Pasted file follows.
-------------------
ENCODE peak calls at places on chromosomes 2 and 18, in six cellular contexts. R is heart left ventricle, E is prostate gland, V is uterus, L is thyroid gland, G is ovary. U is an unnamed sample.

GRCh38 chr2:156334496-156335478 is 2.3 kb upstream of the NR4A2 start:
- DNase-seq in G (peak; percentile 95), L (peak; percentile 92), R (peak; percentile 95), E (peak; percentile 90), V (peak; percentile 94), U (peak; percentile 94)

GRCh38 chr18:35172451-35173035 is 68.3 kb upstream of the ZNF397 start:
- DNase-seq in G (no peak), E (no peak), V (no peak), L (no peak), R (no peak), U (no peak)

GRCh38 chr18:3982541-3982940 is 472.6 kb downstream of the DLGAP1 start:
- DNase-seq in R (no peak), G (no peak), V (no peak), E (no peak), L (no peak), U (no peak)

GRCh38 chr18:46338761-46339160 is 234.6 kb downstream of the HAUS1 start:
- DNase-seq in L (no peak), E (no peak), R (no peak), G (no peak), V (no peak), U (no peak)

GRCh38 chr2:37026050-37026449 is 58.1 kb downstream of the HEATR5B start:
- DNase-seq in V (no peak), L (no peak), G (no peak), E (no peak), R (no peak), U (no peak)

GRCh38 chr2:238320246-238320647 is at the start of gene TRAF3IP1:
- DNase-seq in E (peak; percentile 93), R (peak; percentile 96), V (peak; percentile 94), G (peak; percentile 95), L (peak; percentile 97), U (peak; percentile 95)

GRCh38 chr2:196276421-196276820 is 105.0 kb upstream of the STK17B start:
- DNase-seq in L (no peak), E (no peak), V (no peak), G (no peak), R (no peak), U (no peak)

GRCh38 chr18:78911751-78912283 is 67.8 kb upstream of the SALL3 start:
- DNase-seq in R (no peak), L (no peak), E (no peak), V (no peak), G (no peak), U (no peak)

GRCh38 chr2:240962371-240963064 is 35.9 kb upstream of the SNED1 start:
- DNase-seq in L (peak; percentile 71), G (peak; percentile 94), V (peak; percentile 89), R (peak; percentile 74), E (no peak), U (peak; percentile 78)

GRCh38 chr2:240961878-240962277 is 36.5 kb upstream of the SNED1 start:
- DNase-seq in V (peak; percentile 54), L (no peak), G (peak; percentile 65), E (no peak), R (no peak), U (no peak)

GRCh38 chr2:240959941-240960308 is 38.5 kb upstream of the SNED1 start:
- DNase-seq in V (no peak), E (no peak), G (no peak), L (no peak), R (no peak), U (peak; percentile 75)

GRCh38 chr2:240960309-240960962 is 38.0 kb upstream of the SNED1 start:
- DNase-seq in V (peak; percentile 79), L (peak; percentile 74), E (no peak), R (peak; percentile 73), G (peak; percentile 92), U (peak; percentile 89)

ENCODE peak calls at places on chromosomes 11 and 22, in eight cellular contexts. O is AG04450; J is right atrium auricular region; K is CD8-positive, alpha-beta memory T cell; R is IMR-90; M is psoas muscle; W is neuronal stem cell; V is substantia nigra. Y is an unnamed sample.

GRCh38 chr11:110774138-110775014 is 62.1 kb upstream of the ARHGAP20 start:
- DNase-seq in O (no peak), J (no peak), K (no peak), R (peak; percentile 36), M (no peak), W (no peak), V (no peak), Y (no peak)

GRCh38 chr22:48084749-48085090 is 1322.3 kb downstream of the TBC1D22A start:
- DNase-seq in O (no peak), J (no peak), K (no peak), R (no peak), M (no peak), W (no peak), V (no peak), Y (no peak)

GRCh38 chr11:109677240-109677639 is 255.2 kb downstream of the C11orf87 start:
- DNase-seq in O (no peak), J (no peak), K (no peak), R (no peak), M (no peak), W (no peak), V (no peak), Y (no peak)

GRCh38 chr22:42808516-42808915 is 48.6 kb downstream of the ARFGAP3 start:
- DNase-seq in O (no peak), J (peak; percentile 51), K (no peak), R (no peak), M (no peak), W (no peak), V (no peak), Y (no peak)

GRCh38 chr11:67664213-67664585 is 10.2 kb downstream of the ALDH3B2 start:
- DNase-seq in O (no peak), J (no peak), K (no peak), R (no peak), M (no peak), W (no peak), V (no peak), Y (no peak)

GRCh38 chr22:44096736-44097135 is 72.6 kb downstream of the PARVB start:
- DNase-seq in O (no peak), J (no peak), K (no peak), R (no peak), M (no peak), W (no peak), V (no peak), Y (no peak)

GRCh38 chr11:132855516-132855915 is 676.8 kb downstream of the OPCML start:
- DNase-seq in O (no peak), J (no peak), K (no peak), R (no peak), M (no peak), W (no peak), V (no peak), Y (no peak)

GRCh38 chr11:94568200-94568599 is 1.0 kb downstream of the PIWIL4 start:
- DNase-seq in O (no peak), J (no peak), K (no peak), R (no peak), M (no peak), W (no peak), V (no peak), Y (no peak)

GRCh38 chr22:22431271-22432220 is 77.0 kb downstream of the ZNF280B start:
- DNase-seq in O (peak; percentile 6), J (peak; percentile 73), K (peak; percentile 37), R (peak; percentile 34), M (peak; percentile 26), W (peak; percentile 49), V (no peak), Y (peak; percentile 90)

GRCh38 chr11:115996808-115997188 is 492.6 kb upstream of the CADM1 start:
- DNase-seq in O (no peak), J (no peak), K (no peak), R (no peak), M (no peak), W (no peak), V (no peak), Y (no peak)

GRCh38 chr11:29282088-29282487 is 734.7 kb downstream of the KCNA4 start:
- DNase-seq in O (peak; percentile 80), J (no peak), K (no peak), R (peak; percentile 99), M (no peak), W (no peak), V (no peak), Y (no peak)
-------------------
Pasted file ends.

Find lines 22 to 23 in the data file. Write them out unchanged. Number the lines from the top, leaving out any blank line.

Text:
GRCh38 chr2:240959941-240960308 is 38.5 kb upstream of the SNED1 start:
- DNase-seq in V (no peak), E (no peak), G (no peak), L (no peak), R (no peak), U (peak; percentile 75)